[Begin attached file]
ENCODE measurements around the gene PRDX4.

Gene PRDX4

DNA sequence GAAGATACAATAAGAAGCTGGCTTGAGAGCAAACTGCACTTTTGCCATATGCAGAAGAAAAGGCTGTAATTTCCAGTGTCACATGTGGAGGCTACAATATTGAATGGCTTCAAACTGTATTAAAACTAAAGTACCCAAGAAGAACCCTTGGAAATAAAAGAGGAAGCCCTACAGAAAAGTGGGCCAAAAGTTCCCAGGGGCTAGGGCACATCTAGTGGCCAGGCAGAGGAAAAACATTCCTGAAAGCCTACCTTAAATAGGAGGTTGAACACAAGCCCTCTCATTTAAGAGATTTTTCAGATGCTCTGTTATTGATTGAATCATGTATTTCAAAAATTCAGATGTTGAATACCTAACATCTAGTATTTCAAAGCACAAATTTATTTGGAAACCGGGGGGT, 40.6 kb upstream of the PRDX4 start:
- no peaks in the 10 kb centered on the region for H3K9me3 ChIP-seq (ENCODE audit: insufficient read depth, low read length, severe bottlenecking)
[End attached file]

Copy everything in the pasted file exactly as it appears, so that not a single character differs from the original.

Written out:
ENCODE measurements around the gene PRDX4.

Gene PRDX4

DNA sequence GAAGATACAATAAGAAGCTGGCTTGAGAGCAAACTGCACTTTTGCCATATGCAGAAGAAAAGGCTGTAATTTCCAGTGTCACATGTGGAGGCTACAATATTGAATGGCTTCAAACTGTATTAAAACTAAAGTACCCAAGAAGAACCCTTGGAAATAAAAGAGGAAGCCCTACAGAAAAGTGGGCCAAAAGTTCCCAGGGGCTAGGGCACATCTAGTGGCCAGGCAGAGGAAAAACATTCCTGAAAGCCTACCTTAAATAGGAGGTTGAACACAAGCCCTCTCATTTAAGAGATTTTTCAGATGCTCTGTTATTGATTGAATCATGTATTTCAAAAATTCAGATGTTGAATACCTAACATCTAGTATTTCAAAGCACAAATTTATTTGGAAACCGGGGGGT, 40.6 kb upstream of the PRDX4 start:
- no peaks in the 10 kb centered on the region for H3K9me3 ChIP-seq (ENCODE audit: insufficient read depth, low read length, severe bottlenecking)